Associate Director, Internal Medicine Training Program
Dr. Tess is a hospitalist in the Division of General Medicine and Primary Care in the Department of Medicine at Beth Israel Deaconess Medical Center. She attended Brown University in Providence, Rhode Island, where she received a Sc. B. in chemistry. She attended medical school at Washington University School of Medicine in St. Louis and subsequently completed her internship and residency at Beth Israel Deaconess Medical Center. As a hospitalist, Dr. Tess currently teaches on the medical wards for the majority of the year and is Director of Education for the Hospital Medicine Program. She has completed a Rabkin Fellowship in Medical Education and an Academy Fellowship in Medical Education at Harvard Medical School. She created the BIDMC hospital medicine elective, which gives residents a chance to explore hospital medicine as a career. She is also involved in teaching patient safety in our novel Stoneman Elective in Patient Safety, and is creating a program-wide housestaff curriculum. At Harvard Medical School, Dr. Tess teaches in both preclinical and clinical courses. She has been a tutor in the problem based learning courses as well as a leader of small group discussions in pathophysiology courses.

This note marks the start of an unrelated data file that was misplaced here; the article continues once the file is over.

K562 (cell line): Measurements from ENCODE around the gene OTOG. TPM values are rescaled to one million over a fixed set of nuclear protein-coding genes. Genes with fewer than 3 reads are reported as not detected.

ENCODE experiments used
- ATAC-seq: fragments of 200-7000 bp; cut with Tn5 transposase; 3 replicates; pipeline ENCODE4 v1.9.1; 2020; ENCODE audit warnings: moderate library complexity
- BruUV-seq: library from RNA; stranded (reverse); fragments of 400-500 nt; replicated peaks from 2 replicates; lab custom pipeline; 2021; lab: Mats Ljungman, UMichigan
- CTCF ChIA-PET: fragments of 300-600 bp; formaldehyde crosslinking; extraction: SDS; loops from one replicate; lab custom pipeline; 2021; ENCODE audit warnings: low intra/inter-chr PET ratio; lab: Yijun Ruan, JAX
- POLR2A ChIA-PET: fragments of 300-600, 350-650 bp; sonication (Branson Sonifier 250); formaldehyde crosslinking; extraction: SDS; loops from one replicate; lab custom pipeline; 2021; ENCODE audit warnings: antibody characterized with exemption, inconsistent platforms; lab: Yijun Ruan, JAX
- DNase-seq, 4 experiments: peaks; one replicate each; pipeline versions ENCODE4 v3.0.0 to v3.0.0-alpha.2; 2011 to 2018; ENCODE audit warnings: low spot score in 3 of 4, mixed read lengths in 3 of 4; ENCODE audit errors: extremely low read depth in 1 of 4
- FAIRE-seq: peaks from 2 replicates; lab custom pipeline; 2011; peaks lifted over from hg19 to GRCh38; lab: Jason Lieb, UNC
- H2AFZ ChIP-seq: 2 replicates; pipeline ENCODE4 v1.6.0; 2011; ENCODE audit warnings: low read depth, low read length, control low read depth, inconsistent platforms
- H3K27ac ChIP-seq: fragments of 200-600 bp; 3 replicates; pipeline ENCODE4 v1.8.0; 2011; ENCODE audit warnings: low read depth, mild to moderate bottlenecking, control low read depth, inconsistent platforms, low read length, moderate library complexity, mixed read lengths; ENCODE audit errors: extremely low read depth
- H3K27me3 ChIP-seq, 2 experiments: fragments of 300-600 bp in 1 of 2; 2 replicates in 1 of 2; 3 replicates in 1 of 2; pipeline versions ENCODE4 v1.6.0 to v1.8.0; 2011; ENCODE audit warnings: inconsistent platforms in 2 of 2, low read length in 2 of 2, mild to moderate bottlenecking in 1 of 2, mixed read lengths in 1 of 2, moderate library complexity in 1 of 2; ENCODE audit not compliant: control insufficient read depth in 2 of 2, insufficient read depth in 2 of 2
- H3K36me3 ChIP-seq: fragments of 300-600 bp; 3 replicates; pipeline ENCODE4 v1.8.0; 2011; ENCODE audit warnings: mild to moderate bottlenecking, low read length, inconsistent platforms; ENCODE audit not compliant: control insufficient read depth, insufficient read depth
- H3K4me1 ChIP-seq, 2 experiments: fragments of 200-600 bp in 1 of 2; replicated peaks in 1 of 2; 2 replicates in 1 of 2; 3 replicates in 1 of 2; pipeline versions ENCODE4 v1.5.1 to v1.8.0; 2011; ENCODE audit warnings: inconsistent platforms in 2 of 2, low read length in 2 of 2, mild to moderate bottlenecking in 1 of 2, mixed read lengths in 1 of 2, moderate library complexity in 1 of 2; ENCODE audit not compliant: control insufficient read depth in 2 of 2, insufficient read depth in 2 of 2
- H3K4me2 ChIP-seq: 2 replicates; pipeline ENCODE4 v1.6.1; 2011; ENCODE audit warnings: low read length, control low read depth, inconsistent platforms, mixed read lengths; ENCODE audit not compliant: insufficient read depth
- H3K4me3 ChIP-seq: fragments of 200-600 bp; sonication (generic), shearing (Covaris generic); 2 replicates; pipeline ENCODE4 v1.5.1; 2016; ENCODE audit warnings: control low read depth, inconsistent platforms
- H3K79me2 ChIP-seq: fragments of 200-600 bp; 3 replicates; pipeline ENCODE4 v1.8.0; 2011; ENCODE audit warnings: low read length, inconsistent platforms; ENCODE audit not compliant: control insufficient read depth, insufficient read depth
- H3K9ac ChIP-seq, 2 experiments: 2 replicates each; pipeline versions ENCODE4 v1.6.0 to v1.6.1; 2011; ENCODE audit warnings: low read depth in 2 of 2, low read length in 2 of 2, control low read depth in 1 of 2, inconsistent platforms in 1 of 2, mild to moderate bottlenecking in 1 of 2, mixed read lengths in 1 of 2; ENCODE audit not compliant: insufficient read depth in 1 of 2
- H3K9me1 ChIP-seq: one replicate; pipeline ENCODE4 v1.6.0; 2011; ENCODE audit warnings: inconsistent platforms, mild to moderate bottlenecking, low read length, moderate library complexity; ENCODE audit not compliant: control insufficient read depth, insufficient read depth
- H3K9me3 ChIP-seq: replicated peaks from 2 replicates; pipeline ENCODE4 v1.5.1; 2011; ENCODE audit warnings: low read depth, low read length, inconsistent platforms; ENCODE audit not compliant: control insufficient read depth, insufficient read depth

Anita Vanka, MD
Associate Program Director